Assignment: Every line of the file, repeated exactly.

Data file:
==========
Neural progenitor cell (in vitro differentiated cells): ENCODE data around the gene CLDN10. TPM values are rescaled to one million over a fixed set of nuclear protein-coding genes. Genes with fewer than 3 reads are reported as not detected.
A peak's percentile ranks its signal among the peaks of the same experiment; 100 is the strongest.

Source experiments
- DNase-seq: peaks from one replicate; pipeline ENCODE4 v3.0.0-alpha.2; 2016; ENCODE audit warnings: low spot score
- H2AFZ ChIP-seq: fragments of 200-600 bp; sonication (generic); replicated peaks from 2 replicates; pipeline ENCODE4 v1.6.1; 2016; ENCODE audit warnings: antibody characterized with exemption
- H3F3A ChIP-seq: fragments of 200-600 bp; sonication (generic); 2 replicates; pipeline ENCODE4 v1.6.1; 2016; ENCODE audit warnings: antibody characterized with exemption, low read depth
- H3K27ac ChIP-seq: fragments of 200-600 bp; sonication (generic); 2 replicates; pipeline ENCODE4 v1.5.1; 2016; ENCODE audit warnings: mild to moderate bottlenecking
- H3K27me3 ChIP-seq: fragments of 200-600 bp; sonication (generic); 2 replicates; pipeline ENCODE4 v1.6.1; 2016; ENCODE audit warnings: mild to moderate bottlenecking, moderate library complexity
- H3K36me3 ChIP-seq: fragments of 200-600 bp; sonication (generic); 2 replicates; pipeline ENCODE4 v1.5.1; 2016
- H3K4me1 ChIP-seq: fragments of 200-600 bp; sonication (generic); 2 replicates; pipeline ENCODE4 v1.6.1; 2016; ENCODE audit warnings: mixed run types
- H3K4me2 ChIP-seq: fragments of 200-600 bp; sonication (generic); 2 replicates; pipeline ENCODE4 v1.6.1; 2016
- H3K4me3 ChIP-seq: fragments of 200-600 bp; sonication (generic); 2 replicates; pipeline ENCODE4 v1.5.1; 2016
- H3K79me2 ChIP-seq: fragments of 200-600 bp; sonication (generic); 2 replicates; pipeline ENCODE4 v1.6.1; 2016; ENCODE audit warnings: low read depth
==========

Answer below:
Neural progenitor cell (in vitro differentiated cells): ENCODE data around the gene CLDN10. TPM values are rescaled to one million over a fixed set of nuclear protein-coding genes. Genes with fewer than 3 reads are reported as not detected.
A peak's percentile ranks its signal among the peaks of the same experiment; 100 is the strongest.

Source experiments
- DNase-seq: peaks from one replicate; pipeline ENCODE4 v3.0.0-alpha.2; 2016; ENCODE audit warnings: low spot score
- H2AFZ ChIP-seq: fragments of 200-600 bp; sonication (generic); replicated peaks from 2 replicates; pipeline ENCODE4 v1.6.1; 2016; ENCODE audit warnings: antibody characterized with exemption
- H3F3A ChIP-seq: fragments of 200-600 bp; sonication (generic); 2 replicates; pipeline ENCODE4 v1.6.1; 2016; ENCODE audit warnings: antibody characterized with exemption, low read depth
- H3K27ac ChIP-seq: fragments of 200-600 bp; sonication (generic); 2 replicates; pipeline ENCODE4 v1.5.1; 2016; ENCODE audit warnings: mild to moderate bottlenecking
- H3K27me3 ChIP-seq: fragments of 200-600 bp; sonication (generic); 2 replicates; pipeline ENCODE4 v1.6.1; 2016; ENCODE audit warnings: mild to moderate bottlenecking, moderate library complexity
- H3K36me3 ChIP-seq: fragments of 200-600 bp; sonication (generic); 2 replicates; pipeline ENCODE4 v1.5.1; 2016
- H3K4me1 ChIP-seq: fragments of 200-600 bp; sonication (generic); 2 replicates; pipeline ENCODE4 v1.6.1; 2016; ENCODE audit warnings: mixed run types
- H3K4me2 ChIP-seq: fragments of 200-600 bp; sonication (generic); 2 replicates; pipeline ENCODE4 v1.6.1; 2016
- H3K4me3 ChIP-seq: fragments of 200-600 bp; sonication (generic); 2 replicates; pipeline ENCODE4 v1.5.1; 2016
- H3K79me2 ChIP-seq: fragments of 200-600 bp; sonication (generic); 2 replicates; pipeline ENCODE4 v1.6.1; 2016; ENCODE audit warnings: low read depth